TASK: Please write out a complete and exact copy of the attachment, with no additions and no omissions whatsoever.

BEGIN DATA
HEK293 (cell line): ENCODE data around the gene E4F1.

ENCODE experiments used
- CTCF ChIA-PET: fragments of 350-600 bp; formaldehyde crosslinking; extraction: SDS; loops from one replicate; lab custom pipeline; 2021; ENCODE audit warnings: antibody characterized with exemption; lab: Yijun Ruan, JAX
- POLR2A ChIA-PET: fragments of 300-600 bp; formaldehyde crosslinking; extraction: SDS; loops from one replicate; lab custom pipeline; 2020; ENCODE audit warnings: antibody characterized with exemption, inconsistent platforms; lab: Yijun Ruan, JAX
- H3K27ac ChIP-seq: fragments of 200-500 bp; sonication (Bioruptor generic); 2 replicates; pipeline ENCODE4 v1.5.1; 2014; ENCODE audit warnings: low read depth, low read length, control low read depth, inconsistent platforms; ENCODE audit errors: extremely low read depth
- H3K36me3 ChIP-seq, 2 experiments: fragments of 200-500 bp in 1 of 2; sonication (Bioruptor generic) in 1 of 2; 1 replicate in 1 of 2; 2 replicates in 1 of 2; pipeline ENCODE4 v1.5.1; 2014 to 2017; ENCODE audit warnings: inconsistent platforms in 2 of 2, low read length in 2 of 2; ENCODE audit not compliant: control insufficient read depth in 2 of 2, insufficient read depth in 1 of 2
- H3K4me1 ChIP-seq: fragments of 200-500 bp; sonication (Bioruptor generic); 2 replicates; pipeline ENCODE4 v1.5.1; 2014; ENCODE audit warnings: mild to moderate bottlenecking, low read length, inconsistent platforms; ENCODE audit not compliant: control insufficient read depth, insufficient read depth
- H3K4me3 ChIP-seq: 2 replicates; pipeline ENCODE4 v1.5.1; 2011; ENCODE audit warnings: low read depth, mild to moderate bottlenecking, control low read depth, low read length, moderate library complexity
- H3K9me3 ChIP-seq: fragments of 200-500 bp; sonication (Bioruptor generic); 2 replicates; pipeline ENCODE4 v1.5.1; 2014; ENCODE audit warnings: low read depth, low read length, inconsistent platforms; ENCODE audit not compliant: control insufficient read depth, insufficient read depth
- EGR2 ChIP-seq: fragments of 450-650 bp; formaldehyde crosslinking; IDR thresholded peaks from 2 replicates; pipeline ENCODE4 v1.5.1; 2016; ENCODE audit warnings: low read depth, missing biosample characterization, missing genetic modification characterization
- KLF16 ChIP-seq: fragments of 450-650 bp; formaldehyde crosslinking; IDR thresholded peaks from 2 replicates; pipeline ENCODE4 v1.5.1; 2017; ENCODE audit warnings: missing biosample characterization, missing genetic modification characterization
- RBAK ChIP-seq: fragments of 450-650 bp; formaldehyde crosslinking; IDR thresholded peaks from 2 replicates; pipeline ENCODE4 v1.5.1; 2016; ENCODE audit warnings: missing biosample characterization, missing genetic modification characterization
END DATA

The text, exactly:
HEK293 (cell line): ENCODE data around the gene E4F1.

ENCODE experiments used
- CTCF ChIA-PET: fragments of 350-600 bp; formaldehyde crosslinking; extraction: SDS; loops from one replicate; lab custom pipeline; 2021; ENCODE audit warnings: antibody characterized with exemption; lab: Yijun Ruan, JAX
- POLR2A ChIA-PET: fragments of 300-600 bp; formaldehyde crosslinking; extraction: SDS; loops from one replicate; lab custom pipeline; 2020; ENCODE audit warnings: antibody characterized with exemption, inconsistent platforms; lab: Yijun Ruan, JAX
- H3K27ac ChIP-seq: fragments of 200-500 bp; sonication (Bioruptor generic); 2 replicates; pipeline ENCODE4 v1.5.1; 2014; ENCODE audit warnings: low read depth, low read length, control low read depth, inconsistent platforms; ENCODE audit errors: extremely low read depth
- H3K36me3 ChIP-seq, 2 experiments: fragments of 200-500 bp in 1 of 2; sonication (Bioruptor generic) in 1 of 2; 1 replicate in 1 of 2; 2 replicates in 1 of 2; pipeline ENCODE4 v1.5.1; 2014 to 2017; ENCODE audit warnings: inconsistent platforms in 2 of 2, low read length in 2 of 2; ENCODE audit not compliant: control insufficient read depth in 2 of 2, insufficient read depth in 1 of 2
- H3K4me1 ChIP-seq: fragments of 200-500 bp; sonication (Bioruptor generic); 2 replicates; pipeline ENCODE4 v1.5.1; 2014; ENCODE audit warnings: mild to moderate bottlenecking, low read length, inconsistent platforms; ENCODE audit not compliant: control insufficient read depth, insufficient read depth
- H3K4me3 ChIP-seq: 2 replicates; pipeline ENCODE4 v1.5.1; 2011; ENCODE audit warnings: low read depth, mild to moderate bottlenecking, control low read depth, low read length, moderate library complexity
- H3K9me3 ChIP-seq: fragments of 200-500 bp; sonication (Bioruptor generic); 2 replicates; pipeline ENCODE4 v1.5.1; 2014; ENCODE audit warnings: low read depth, low read length, inconsistent platforms; ENCODE audit not compliant: control insufficient read depth, insufficient read depth
- EGR2 ChIP-seq: fragments of 450-650 bp; formaldehyde crosslinking; IDR thresholded peaks from 2 replicates; pipeline ENCODE4 v1.5.1; 2016; ENCODE audit warnings: low read depth, missing biosample characterization, missing genetic modification characterization
- KLF16 ChIP-seq: fragments of 450-650 bp; formaldehyde crosslinking; IDR thresholded peaks from 2 replicates; pipeline ENCODE4 v1.5.1; 2017; ENCODE audit warnings: missing biosample characterization, missing genetic modification characterization
- RBAK ChIP-seq: fragments of 450-650 bp; formaldehyde crosslinking; IDR thresholded peaks from 2 replicates; pipeline ENCODE4 v1.5.1; 2016; ENCODE audit warnings: missing biosample characterization, missing genetic modification characterization